Mapping saffron fields and their ages with Sentinel-2 time series in north-east Iran

Keke Duan, A. Vrieling*, Hamed Kaveh, R. Darvishzadeh

*Corresponding author for this work

Research output: Contribution to journalArticleAcademicpeer-review

4 Citations (Scopus)
56 Downloads (Pure)


Saffron (Crocus sativus L.) is the most expensive spice worldwide and is predominantly produced in the Khorasan Province situated in north-east Iran. Climatic shifts and lowering groundwater tables negatively affect saffron yields in this region, which are determined by environmental factors, agronomical practices, and crop age. Nonetheless, spatially explicit information on changes in saffron cultivation is scarce, underlining a need for better monitoring tools. This study aims to evaluate the utility of Sentinel-2 (S2) time series in accurately mapping saffron fields and their ages (i.e., how many years saffron was cultivated in a field), based on its unique phenology. To separate saffron from other land covers, we first derived 252 spectral-temporal features by calculating 21 spectral features (10 individual bands plus 11 vegetation indices) for each of the 12 months. A Random Forest (RF) algorithm was then used in combination with field data to retain only features of high importance for saffron classification. These features comprised vegetation indices that incorporated spectral information from red, and near- and shortwave infrared bands during the phenological phases of the rapid green-up (February to March) and the dormant period (August to October). The RF classifier resulted in a saffron map for the year 2019 with a high classification accuracy based on these features. Compared against an independent in-situ saffron field dataset, 87.6% of the existing fields were correctly classified as saffron. To assess saffron field ages, we analysed the spectral separability of different age groups using the NDVI time series. We found that NDVI levels between December and May allowed for effectively separating 1st, 2nd, 3rd, 4th-6th, and 7th-8th year saffron fields. An RF-based classification of field ages resulted in an overall accuracy of 86.8%. This study demonstrated that S2 time series data allow for accurately mapping saffron fields and their age groups. Our findings provide a solid basis for mapping saffron across larger areas and for monitoring changes in saffron distribution. Such information is crucial for understanding how anthropogenic and climate change impacts will affect the future of saffron cultivation.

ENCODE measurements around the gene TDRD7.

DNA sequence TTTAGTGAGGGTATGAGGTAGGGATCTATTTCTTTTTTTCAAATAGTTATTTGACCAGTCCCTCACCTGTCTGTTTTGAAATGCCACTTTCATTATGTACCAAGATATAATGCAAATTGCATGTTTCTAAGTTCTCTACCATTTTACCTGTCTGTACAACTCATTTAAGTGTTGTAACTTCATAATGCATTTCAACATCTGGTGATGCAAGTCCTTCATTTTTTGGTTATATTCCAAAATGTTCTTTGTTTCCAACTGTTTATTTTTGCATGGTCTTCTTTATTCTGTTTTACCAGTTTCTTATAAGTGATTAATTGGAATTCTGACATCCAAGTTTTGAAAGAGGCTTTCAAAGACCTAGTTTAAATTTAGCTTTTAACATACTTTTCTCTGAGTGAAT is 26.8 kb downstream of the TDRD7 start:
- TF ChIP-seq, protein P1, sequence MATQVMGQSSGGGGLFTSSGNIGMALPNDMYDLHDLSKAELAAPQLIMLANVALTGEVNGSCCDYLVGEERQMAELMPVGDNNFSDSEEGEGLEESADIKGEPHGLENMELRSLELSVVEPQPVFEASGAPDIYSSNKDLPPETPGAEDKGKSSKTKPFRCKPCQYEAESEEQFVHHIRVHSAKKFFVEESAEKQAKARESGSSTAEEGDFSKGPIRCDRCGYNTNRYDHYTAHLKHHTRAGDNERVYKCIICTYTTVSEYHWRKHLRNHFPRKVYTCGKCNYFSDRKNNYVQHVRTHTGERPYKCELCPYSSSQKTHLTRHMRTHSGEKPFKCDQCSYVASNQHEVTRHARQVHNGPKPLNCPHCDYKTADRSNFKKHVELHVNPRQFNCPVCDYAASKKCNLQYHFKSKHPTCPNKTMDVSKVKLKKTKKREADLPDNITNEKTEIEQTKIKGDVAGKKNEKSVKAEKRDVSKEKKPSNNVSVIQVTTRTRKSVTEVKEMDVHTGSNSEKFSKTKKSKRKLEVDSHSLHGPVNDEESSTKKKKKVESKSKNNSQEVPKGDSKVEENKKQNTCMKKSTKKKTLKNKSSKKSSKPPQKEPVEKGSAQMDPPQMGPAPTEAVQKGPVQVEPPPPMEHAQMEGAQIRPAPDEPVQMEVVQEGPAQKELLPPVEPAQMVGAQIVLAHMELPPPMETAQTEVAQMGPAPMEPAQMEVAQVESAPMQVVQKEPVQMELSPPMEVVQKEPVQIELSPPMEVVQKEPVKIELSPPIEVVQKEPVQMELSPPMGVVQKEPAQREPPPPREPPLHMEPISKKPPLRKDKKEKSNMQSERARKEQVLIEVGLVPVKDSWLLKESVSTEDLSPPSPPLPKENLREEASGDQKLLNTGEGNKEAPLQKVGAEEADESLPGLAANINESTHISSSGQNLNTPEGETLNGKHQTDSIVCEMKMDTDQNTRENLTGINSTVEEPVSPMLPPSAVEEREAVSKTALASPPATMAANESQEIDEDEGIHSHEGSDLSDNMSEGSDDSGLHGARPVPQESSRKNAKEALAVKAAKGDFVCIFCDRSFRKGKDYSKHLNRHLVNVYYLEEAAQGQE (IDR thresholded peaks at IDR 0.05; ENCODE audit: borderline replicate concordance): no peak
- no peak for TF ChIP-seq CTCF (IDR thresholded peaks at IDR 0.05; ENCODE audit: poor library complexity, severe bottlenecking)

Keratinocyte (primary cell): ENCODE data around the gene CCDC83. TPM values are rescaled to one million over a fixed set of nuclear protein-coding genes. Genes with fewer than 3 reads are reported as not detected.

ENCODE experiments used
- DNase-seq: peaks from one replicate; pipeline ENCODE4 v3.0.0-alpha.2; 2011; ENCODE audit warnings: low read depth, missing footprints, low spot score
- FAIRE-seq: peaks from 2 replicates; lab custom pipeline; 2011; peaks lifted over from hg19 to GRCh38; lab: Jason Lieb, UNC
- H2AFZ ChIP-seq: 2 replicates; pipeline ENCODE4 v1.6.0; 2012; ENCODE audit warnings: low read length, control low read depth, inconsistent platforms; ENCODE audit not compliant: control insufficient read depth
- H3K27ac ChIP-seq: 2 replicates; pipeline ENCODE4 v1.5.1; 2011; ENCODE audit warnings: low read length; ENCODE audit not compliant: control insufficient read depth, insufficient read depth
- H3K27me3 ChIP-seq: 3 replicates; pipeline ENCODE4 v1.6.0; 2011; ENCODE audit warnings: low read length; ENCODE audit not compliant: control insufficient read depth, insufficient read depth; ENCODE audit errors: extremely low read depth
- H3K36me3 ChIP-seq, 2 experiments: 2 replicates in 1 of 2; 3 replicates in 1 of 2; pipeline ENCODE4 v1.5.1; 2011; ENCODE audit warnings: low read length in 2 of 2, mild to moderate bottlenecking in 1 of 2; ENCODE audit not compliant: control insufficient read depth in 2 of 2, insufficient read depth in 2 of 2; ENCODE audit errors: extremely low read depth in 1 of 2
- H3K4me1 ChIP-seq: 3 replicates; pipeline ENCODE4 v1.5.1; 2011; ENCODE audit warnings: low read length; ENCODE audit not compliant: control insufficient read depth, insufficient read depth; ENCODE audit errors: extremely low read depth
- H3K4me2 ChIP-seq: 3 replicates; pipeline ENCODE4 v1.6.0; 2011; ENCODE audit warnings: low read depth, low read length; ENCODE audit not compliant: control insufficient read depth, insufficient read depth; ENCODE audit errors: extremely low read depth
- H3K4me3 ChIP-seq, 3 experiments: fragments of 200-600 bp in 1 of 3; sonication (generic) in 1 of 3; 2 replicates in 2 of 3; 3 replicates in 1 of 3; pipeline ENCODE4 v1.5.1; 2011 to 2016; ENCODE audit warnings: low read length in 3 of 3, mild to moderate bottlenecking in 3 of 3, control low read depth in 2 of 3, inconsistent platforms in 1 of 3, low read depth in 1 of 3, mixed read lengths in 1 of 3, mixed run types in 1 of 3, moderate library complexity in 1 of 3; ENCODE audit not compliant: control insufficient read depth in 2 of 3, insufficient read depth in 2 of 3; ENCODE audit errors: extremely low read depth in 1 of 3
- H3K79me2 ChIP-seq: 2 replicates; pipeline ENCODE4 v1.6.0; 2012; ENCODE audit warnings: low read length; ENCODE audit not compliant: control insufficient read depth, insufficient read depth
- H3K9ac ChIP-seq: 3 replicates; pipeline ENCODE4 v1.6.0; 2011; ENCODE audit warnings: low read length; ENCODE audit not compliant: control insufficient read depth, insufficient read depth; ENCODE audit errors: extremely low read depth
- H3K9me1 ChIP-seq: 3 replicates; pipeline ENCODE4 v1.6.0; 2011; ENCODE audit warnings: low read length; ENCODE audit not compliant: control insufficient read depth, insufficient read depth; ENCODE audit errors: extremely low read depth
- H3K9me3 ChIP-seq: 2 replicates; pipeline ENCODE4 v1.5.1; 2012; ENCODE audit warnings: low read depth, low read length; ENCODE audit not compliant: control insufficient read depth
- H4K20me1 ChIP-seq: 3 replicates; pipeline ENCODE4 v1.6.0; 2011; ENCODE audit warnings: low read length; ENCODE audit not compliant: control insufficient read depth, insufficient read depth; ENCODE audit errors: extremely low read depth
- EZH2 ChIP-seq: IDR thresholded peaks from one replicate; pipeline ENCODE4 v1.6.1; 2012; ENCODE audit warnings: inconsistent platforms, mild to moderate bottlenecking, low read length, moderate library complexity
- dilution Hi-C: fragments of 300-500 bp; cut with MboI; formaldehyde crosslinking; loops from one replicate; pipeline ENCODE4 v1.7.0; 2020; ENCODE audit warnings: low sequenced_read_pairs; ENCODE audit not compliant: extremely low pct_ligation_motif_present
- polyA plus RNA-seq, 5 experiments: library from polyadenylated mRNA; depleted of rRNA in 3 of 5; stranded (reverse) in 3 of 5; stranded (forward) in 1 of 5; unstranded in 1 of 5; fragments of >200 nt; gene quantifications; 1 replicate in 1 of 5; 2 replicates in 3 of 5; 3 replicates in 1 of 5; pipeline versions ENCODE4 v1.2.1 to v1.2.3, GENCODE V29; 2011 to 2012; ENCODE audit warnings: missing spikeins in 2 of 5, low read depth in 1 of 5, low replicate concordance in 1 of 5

Original languageEnglish
Article number102398
Pages (from-to)1-16
Number of pages16
JournalInternational Journal of Applied Earth Observation and Geoinformation (JAG)
Early online date22 Jun 2021
Publication statusPublished - Oct 2021


  • Saffron
  • Sentinel-2 time series
  • Random Forest
  • Spectral-temporal features
  • Age-based classification
  • Separability analysis
  • Phenology


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